Projects and Features
Making a wave
A complex multi-functional steel structure forms the centrepiece for the Greenwich Square development, reports Martin Cooper
Greenwich Centre, London
Main Client: Hadley Mace
Architect: Make Architects
Main contractor: Mace
Structural engineer: Meinhardt
Steelwork contractor: TSI Structures
Steel tonnage: 250tLocated on the site of the former Greenwich District Hospital, a new residential development is contributing towards the ongoing regeneration of south east London.
Known as Greenwich Square, the scheme will deliver 645 new homes, with apartments, maisonettes and town houses, which comprise of 331 private, 170 social and 144 shared ownership.
A new public square is enclosed within the development by three residential blocks. Within this courtyard and extending into the lower levels of the adjacent structures, a civic centre will feature two swimming pools, a fitness suite, dance and exercise studios, retail spaces, a library, a crèche and café, and a healthcare clinic.
The civic centre will essentially be triangular in plan and will be called the Greenwich Centre. According to project architect Make, it will be an important local destination for the whole community.
Signposting the centre and forming a sculptural link to the development from nearby Woolwich Road is one of the development’s feature elements; the steel-framed Wave.
Measuring 55m long, the Wave is multi functional as it is an entrance canopy, roof structure and an internal wall to the Greenwich Centre’s atrium.
Designed, detailed and delivered in a complete 3D BIM modelling exercise between the entire project team, the Wave is so called because of the way it twists and undulates along its entire length.
“It is a highly complex steel structure and utilising BIM was essential in avoiding any clashes and ensuring that the structure was erected efficiently,” explains Gareth Stone, Mace Project Manager.
Early in the design process, project engineer Meinhardt worked extensively with Make Architects to come up with a concept for the Wave that would be buildable.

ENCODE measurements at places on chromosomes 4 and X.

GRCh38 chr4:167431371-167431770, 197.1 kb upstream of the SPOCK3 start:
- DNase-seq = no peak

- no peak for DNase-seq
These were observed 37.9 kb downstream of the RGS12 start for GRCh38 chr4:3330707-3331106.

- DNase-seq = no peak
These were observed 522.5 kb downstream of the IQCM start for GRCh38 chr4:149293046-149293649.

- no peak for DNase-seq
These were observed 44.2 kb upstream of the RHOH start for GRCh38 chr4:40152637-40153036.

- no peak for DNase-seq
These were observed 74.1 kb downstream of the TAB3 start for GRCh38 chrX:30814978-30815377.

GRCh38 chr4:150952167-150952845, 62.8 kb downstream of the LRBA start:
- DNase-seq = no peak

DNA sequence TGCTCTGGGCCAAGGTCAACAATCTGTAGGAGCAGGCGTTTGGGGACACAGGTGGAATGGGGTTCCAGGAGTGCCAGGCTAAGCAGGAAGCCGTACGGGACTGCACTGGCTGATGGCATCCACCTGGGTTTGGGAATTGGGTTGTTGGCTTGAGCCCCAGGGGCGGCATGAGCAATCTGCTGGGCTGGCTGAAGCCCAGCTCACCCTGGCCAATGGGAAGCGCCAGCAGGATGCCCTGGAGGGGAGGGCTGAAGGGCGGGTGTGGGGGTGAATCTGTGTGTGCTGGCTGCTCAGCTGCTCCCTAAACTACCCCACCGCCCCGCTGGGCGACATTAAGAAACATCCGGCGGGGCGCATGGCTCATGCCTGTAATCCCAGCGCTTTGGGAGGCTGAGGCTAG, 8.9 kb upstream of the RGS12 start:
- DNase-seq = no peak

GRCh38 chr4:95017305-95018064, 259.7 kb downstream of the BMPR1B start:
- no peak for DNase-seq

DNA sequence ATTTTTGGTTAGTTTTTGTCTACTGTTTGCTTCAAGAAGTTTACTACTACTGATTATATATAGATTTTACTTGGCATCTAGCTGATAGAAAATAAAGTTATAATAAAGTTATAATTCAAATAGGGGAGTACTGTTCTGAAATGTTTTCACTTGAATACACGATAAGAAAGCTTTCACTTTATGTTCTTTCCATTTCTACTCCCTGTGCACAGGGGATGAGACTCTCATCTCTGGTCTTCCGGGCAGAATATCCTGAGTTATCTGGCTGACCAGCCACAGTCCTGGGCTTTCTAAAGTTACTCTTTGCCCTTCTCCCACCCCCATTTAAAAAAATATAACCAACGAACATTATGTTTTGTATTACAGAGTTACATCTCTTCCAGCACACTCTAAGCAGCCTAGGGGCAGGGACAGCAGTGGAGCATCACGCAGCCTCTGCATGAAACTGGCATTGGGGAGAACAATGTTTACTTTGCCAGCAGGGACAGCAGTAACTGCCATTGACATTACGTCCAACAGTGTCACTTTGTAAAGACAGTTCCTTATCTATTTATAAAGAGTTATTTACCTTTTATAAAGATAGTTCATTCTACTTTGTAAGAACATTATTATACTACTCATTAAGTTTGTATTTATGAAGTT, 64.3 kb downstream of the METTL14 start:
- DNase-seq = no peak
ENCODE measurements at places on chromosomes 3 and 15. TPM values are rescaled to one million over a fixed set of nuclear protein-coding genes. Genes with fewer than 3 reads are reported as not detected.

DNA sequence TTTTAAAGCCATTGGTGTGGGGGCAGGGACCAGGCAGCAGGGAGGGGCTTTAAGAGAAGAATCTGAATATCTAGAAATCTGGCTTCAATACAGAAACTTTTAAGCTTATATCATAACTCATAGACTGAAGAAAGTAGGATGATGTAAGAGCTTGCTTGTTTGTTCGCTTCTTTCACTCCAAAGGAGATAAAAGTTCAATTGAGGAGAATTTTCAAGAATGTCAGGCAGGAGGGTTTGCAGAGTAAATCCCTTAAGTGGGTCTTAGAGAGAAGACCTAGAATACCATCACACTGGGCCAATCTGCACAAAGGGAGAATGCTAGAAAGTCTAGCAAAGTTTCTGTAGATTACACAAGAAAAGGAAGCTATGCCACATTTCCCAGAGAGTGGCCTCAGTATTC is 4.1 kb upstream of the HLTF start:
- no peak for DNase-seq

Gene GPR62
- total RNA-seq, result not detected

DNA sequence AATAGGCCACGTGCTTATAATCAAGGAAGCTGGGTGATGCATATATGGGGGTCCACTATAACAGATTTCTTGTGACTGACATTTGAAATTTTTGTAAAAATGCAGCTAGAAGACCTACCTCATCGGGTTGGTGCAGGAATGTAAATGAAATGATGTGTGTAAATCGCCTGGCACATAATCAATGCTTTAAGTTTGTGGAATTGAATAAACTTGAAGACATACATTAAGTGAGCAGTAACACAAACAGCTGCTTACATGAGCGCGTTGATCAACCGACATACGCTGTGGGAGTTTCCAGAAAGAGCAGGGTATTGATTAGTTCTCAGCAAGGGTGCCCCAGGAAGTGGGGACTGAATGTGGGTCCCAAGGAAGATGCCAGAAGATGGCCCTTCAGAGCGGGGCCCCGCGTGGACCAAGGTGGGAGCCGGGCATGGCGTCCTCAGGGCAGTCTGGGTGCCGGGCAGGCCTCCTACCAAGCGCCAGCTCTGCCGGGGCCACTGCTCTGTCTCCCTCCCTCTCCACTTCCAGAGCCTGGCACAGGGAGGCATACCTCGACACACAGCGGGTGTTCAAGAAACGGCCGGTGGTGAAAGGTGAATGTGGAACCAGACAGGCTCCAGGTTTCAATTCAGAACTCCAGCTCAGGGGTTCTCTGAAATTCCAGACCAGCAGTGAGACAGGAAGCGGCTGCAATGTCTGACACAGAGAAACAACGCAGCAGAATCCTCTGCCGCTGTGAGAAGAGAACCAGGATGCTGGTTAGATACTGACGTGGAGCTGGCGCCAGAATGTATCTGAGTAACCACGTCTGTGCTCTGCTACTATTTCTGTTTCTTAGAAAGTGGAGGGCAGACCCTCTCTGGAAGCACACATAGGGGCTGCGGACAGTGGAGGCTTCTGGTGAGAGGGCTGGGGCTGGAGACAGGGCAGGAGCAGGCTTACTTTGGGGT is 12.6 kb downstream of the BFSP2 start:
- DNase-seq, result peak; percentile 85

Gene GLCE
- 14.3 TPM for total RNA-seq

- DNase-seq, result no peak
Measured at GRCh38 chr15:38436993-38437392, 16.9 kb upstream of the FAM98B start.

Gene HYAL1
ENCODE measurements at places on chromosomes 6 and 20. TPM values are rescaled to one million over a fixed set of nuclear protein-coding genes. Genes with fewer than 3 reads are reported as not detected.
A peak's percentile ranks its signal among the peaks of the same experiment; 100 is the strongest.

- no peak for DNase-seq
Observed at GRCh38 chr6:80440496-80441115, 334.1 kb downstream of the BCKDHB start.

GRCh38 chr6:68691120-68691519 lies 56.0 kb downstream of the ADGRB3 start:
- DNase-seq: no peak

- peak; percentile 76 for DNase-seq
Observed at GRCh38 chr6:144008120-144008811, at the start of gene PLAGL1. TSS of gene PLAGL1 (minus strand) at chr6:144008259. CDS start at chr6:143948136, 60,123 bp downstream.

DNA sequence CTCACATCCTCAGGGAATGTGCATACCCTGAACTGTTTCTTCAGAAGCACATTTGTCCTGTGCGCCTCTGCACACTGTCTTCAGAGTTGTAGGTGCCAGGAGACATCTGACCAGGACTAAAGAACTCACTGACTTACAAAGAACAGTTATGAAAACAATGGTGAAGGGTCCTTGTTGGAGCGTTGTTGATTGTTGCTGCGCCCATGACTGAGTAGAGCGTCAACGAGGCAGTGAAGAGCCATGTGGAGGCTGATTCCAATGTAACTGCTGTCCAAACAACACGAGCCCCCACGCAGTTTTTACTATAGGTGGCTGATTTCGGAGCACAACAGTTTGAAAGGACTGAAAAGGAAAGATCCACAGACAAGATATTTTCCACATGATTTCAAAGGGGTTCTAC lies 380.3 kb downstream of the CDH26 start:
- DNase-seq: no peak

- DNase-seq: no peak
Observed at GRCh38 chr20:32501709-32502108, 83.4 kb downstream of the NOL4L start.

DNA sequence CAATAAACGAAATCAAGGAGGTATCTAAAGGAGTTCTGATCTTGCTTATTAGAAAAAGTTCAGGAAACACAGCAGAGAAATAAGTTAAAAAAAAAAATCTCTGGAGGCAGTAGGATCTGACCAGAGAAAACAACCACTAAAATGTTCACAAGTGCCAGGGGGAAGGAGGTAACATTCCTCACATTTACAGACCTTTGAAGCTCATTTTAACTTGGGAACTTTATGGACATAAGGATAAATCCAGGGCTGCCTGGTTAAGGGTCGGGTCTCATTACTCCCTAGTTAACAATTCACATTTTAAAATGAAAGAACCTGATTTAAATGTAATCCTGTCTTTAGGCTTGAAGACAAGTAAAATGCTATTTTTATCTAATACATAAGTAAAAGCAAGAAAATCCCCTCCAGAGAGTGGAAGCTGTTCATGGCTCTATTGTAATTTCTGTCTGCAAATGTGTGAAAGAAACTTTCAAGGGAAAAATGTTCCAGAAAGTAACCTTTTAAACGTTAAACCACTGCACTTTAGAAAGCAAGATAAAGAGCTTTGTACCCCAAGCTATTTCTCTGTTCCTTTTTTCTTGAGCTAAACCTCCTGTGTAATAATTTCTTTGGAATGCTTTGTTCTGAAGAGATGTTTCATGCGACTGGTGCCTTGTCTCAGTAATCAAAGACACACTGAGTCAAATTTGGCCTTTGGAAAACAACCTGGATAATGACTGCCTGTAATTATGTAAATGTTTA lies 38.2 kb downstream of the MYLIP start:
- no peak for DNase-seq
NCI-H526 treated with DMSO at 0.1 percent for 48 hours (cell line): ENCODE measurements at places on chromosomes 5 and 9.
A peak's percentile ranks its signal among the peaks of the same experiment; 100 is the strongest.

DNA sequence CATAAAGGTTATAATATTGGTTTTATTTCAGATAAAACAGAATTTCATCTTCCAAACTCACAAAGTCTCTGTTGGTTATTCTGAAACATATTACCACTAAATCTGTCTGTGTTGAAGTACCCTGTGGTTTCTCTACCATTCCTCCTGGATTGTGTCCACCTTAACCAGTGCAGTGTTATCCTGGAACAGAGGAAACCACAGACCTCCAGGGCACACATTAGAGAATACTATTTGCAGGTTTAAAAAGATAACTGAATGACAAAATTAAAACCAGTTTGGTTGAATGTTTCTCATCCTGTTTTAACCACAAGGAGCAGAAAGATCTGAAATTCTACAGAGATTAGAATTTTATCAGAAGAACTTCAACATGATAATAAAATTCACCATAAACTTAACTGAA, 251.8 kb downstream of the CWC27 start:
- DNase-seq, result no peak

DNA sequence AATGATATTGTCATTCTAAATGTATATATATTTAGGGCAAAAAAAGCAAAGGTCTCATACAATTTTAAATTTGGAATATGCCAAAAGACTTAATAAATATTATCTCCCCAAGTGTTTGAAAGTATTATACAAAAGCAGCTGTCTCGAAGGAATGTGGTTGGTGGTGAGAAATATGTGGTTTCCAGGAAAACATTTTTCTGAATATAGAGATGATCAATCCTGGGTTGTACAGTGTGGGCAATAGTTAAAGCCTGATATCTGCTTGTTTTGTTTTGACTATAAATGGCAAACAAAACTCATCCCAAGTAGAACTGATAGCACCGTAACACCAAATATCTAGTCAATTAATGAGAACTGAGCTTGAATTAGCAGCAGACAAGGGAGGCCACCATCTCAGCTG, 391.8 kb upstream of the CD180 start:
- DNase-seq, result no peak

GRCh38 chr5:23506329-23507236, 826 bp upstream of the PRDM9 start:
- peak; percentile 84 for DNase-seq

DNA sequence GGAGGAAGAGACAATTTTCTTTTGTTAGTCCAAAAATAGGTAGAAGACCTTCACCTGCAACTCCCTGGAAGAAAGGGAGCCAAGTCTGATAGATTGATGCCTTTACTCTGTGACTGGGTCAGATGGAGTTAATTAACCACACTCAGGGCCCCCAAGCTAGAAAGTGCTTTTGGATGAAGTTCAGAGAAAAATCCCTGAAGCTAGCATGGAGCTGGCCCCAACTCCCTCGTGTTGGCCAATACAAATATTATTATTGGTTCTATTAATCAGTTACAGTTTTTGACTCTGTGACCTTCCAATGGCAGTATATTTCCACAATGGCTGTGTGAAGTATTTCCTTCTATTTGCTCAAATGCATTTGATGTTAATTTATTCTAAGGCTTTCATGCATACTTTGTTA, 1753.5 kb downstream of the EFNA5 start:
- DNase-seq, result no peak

“As the structure is sat on a podium that covers the Centre’s swimming pools, minimising the weight was one of the important criteria and one of the main reasons for using steel,” says Nick Gillespie, Meinhardt Director. “The entire Wave structure only weighs 86t.”
Forming the primary structure of the Wave is a series of steel trussed frames, made from 219mm diameter CHS sections. Secondary steelwork, which is a combination of either cold rolled or RHS sections, act as purlins and cladding rails and form the wave-like curvature and profile.
Stability in one direction is gained from a series of steel rafters, up to 14m in length that form the rear portion of atrium’s roof and connect the Wave back to the residential blocks. The primary trusses also contribute to the stability by acting as moment frames.
The Wave is primarily supported by a series of 14.5m-high slender columns, spaced at 4.8m centres. However, the profile of the Wave results in members being significantly longer than the column grid might suggest.
“The truss members that span between the columns vary from 6m up to 9m depending on the structure’s curving profile,” says Nick Thompson, TSI Structures Director.
Fabrication and erection of the Wave has been very complex due to the huge number of individual pieces, most of which are bespoke. There are more than 1,000 individual pieces in the structure, all joined together by bolted connections.
Working from one end of the Wave to the other, TSI Structures erected the structure in a sequential manner, bay by bay, along with the associated columns and the beams connecting to the main structure.
“Once the frames and the bracings were up we then attached the secondary steelwork,” adds Mr Thompson. “Cold rolled sections where used for the straight members, while RHS’s were used for the curved steelwork.”
TSI Structures contracted steel bending specialist Angle Ring to curve the steelwork. As well as bending RHS sections, some of the primary CHS members also had to be bent.
These CHS members were very complex as they had to be bent in two directions and in order to accept the cladding, flat plates needed to be welded on to them.
The entire Wave structure’s steelwork was completed during July and now the cladding, which consists of silver coloured rainscreen, is being installed.
The entire Greenwich Square development is due to be completed in 2018.
The Greenwich Centre’s two swimming pools (a 25m-long pool and a 20m-long learner pool) are both accommodated within a 7m-deep basement positioned beneath the Wave.
Because the pool area will be a highly corrosive zone, all of the cellular beams, which are all left fully exposed within the completed building, were painted off-site prior to installation.